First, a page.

- Facts are to do with the world’ and therefore ‘objective’, and values and concerns must not be allowed to interfere with the process of discovering facts (Pring, 2000)
- There is dualism between the researcher and the respondent. (The researcher and the respondent are independent in the way they relate) (Pring, 2000)
- Assertions about the world and hence the validity of knowledge claims are about observable and measurable phenomena. Furthermore, different observers, give their possession in common to a reasoning faculty and because of that, they should come to the same conclusions about what they observe (Zeller, 1988).
- The social world is not different from the natural world and therefore should share ‘a common logic and method of enquiry since there are order and reason, patterns and cause and effect (Scott and Usher 1999; 13).
- Findings are sometimes a direct result of cause and effect. (Bassey, 1999).
- Reality is tangible, singular and fragmentable (Brewerton & Millward, 2001.
- The results of the research can be generalized over time and are not affected by the context (Bassey, 1999).
- It is deductive in nature; reasoning is guided by numerical “sense” (Ary, et. al., 1972; Gall et. al, 2003; Cohen et al, 2003).
The above is a description of the characteristics of the quantitative paradigm. The following section will describe the features of the other paradigm- the qualitative paradigm.
Characteristics of the qualitative paradigm
The qualitative paradigm appears to be epistemologically founded on the interpretivist and constructionist philosophy. Historically, the qualitative tradition emerged as a result of the growing disillusionment and discontent with the products of the quantitative enquiry (Guba & Lincoln, 1994). Salomon (1991) notes with concern that,
The realization that discrete, often manipulated events and complex environments require different research approaches has led to the growing acceptance of the qualitative perspective to research as if it were the better way to handle complex and dynamic environments (1991; 11).
Essentially, the basic assumption guiding the qualitative paradigm is that reality is socially constructed by people active in the research process (Pring, 2000; Schwandt, 1994; 118). This paradigm emphasizes that reality is a product of the values of researchers and researchers cannot be independent of it. Phenomena are viewed holistically. Complex phenomena are irreducible into independent components (Weirsma, 2000). Qualitative research takes everyday experience and ordinary life as its subject matter and asks how meaning is constructed and interaction is negotiated in natural practices. Human action “…is inseparable from meaning, and experiences are classified and ordered through interpretive frames and pre-understandings mediated by tradition” (Scott and Usher, 1999; 24). The task of research then becomes to work with, and make sense of the world consensually in a holistic fashion. In qualitative research,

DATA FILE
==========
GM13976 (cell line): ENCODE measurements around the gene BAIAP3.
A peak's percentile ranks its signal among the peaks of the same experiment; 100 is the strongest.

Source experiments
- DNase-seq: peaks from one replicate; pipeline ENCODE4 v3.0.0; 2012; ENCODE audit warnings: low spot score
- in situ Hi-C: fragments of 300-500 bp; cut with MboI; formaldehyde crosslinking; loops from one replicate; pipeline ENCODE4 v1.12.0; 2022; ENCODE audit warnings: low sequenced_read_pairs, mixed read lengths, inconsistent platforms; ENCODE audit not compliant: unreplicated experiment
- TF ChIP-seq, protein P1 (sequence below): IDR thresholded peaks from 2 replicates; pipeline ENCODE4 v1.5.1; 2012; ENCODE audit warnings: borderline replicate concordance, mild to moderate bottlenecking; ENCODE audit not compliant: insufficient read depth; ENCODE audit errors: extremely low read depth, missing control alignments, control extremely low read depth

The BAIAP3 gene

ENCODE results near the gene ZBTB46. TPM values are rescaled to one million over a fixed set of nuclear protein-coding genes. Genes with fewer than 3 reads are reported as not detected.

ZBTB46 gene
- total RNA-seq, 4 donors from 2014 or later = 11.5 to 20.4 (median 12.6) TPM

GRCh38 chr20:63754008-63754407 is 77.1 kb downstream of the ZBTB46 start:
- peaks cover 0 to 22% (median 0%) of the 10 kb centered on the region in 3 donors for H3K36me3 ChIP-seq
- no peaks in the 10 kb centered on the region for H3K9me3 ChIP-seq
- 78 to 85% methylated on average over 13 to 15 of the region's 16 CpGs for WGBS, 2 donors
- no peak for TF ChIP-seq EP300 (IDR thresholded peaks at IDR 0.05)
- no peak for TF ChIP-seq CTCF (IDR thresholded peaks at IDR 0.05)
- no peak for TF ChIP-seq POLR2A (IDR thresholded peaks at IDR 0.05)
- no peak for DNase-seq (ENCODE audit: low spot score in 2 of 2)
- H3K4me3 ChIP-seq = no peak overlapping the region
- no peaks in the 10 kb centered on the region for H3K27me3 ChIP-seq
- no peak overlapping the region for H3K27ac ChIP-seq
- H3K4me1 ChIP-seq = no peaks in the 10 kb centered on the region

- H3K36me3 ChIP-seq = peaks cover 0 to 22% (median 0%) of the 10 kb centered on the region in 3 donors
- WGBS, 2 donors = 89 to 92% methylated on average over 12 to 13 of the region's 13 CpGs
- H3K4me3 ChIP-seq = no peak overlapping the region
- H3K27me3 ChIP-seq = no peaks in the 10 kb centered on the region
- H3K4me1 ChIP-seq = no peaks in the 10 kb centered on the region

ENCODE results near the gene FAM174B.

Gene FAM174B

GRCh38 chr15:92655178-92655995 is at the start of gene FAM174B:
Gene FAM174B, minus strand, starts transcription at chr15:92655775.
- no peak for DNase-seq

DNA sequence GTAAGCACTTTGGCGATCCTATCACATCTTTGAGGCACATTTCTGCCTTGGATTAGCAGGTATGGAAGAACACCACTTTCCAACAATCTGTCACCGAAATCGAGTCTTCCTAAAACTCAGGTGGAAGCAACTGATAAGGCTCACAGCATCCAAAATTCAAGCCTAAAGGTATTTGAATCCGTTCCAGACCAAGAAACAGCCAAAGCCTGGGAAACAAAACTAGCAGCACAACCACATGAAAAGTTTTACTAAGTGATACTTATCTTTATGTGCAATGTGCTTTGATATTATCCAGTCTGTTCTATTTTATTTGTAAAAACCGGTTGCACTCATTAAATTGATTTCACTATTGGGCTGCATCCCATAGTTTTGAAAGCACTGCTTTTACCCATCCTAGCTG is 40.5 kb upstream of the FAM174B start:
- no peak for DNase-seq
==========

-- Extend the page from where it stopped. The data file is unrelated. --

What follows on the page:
situations are interpreted and, whilst these interpretations looked at ‘objectively’ may be faulty or misleading, they reveal for researchers the shared and constructed nature of reality – and this would have been missed had the researchers been ‘objective’ in the positivist sense. (Scott and Usher, 1999; 24).
It is perceptions of the individuals being studied that are important (Weirsma, 2000; 198). The above quotation takes into cognizance the multiplicity and complexity of ‘life world’ of individuals which can be used as a basis for critiquing the quantitative research by qualitative researchers. Qualitative researchers believe that the world exists but different people construe it in very different ways (idealism) and ‘organizations are invented reality’ (Cohen et al, 2000; 9).